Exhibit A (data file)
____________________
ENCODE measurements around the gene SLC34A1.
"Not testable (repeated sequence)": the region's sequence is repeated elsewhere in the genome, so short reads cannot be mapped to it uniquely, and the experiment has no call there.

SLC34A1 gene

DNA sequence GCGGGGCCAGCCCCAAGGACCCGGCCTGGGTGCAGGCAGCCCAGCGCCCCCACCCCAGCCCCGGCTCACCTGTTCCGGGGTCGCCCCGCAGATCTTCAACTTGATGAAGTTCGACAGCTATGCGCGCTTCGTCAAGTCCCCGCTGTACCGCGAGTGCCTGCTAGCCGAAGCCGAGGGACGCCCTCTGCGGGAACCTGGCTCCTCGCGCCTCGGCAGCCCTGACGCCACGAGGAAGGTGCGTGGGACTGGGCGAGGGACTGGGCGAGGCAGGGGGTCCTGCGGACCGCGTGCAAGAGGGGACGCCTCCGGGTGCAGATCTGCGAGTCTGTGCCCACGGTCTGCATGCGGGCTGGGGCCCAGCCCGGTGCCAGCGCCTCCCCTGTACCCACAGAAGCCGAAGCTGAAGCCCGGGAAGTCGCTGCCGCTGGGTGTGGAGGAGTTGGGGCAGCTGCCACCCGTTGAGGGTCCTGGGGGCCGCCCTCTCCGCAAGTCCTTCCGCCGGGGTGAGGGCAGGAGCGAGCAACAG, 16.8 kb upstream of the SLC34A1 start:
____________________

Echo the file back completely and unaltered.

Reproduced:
ENCODE measurements around the gene SLC34A1.
"Not testable (repeated sequence)": the region's sequence is repeated elsewhere in the genome, so short reads cannot be mapped to it uniquely, and the experiment has no call there.

SLC34A1 gene

DNA sequence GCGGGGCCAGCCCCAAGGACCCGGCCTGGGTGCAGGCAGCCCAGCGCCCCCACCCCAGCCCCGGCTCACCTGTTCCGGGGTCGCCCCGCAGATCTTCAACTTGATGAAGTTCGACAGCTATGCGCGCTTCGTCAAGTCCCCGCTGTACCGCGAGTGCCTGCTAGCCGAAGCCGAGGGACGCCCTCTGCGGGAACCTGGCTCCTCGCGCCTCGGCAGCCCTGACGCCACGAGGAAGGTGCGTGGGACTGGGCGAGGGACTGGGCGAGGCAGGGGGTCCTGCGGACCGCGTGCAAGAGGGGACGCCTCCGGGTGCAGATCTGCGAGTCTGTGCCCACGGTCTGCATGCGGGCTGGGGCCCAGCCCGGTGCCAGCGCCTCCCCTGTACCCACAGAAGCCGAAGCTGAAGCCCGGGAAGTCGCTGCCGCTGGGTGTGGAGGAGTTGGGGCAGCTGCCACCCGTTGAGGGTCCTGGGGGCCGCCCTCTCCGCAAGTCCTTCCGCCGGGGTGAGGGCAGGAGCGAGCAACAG, 16.8 kb upstream of the SLC34A1 start: